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applied arch base bisect called chords circumference common section complement consequently construction contained conversely cosine describe describe a circle describe Art diameter distance draw drawn equal equal circles equations evident express extremity fall figure fore Forms four functions given arch given circle given point given sphere greater half Hence hypotenuse hypothesis Introd isosceles join known less lesser circle manifest manner means measure meet method parallel pass perpendicular plane polar distance pole Problem produced PROP proposed proposition proved quadrant radius remaining respectively right angles semi-circumference shewn sine solution solved species sphere's center sphere's surface spherical angle spherical triangle straight line supposed tangent Theorem third three angles three sides touch touch the circle triangle ABC wherefore
Page 58 - If two triangles have two angles of the one equal to two angles of the other, each to each, and one side equal to one side, viz. either the sides adjacent to the equal...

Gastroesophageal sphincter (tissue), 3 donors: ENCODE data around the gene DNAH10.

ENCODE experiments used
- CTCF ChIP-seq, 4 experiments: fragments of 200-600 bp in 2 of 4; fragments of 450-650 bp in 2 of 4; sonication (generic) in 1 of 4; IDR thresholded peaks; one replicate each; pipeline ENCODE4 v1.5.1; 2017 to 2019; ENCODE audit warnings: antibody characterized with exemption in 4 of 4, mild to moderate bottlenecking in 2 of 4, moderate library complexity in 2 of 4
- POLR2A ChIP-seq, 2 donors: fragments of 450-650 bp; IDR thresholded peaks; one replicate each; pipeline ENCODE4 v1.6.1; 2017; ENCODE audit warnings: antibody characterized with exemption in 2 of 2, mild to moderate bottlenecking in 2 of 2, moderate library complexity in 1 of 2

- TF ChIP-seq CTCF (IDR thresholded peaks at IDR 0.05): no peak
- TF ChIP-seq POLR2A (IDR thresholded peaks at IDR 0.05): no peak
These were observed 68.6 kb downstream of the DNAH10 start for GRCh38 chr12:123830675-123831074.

Page iii - A circle is a plane figure contained by one line, which is called the circumference, and is such, that all straight lines drawn from a certain point within the figure to the circumference are equal to one another.
Page 43 - Theorem. If two spherical triangles on the same sphere, or on equal spheres, are equilateral with respect to each other, they are also equiangular with respect to each other.
Page 60 - If two triangles have one angle of the one equal to one angle of the other and the sides about these equal angles proportional, the triangles are similar.
Page 58 - BC common to the two triangles, which is adjacent to their equal angles ; therefore their other sides shall be equal, each to each, and the third angle of the one to the third angle of the other, (26.
Page iii - A diameter of a circle is a straight line drawn through the center and terminated both ways by the circumference, as AC in Fig.
Page 146 - If two triangles have two sides and the included angle in the one equal to two sides and the included angle in the other, each to each, the two triangles will be equal.
Page 38 - THEOREM. The sum of the sides of a spherical polygon is less than the circumference of a great circle.